The St. Paul African Methodist Episcopal and First Baptist Churches jointly condemned the UNC System’s settlement with the Sons of Confederate Veterans (SCV) in a statement released Friday, Jan. 17.
The settlement granted the SCV rights to the Confederate monument Silent Sam and $2.5 million for the statue’s upkeep.
In their statement, Rev. Michael Cousin of St. Paul AME Church and Rev. Rodney Coleman of the First Baptist Church criticized the UNC System’s “immoral and disrespectful funding to preserve a symbol of hurt and hate” and its doing so “without the opportunity for public dialogue or consideration.”
They also urged the community to stand against it.
“It is in the spirit of love that we appeal to the better nature of all to do the right thing, possessing the courage to stand against the threat of social extortion and succumbing to this rising threat,” they wrote.
Cousin said they wanted to issue the statement around Martin Luther King Jr.’s birthday celebration because both had similar messages: calls for reconciliation and peace through justice.
This joint statement follows a similar one the United Church of Chapel Hill released on Dec. 20 from Rev. Cameron Barr and the church’s Racial Justice Ministries Committee.
“In order to be right with God, we believe we have to be right with one another,” Barr said. "And so much about our life together as a country and as a community is driven by the living legacy of white supremacy that determines outcomes in education and health care and where people live.”
Barr said the United Church adopted a racial justice covenant in 2016, which summons the congregation to learn more about racial oppression and justice.
“It commits us to examining our own hearts,” he said. “And it commits us to confessing the ways in which we participate and the ways in which we are complicit in this legacy of racial oppression, and then it commits us to transforming the world where we are able to.”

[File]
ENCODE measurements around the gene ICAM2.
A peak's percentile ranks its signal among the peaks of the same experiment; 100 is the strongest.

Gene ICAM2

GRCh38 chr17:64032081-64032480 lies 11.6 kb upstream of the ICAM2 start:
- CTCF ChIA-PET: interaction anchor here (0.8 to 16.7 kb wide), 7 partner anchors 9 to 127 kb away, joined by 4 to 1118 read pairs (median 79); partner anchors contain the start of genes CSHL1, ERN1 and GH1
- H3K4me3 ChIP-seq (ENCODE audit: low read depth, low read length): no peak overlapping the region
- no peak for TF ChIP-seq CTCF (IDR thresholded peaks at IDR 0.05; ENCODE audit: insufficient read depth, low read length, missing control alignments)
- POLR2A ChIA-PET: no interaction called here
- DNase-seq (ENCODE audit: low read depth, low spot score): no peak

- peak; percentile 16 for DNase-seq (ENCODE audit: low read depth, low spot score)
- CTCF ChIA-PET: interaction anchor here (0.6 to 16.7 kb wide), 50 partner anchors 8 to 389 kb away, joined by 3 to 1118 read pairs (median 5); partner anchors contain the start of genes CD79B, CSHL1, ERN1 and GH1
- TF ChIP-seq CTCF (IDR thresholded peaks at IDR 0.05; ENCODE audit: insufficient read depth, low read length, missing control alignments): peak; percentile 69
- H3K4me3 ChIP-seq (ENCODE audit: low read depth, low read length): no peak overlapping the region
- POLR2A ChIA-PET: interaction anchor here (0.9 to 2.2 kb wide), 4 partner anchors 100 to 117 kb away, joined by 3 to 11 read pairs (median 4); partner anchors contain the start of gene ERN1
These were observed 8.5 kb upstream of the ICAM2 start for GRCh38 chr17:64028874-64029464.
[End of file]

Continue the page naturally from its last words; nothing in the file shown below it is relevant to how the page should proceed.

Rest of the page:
UNC junior Isaac House, a political science and history double major, said he doesn’t think statements like these have much impact.
“I support them speaking up for the issues that Silent Sam caused, but I don’t necessarily think that church organizations are being heard much anymore,” he said. “So I don’t think it will change a lot of minds.”
He also said he doesn’t think faith has a role in politics. But Barr and Cousin disagree.
“I don’t think that the separation of church and state in our country is intended to silence meaningful conversation about our common civic life,” Barr said.
Rather, he said his faith draws him into political conversations.
“If we’re going to grow in love of God and neighbor, then we can’t pretend that our political decisions don’t affect how our neighbors are able to live their lives," he said.
Likewise, Cousin said faith and politics have always been intertwined in the Black community.
“The church has always been on the vanguard of political change for us,” he said. “It was through our faith that we believed that we shall overcome.”
The Civil Rights Movement, he said, was born out of the struggle of the church.
“We would not be in the situation we’re in if we adopted the approach of not being involved,” Cousin said.
While they said they were glad the statue is no longer on campus, Barr and Cousin said they would like to see the University address and contextualize the history of white supremacy the statue represented.
“I think that it’s important for people in positions of official responsibility and authority to speak to the humanity of the students and the teachers who were hurt by the statue’s presence,” Barr said, adding that administrators have done that in some cases.
Cousin said he thinks the University has been silent and needs to acknowledge its history since that’s the first step to healing.
“I know there are others who say, ‘I didn’t own slaves. I didn’t do this,’” he said. “But it is mentally pernicious and cordially pernicious when you know of a history, and it is never acknowledged. Acknowledge it. Have these conversations.”
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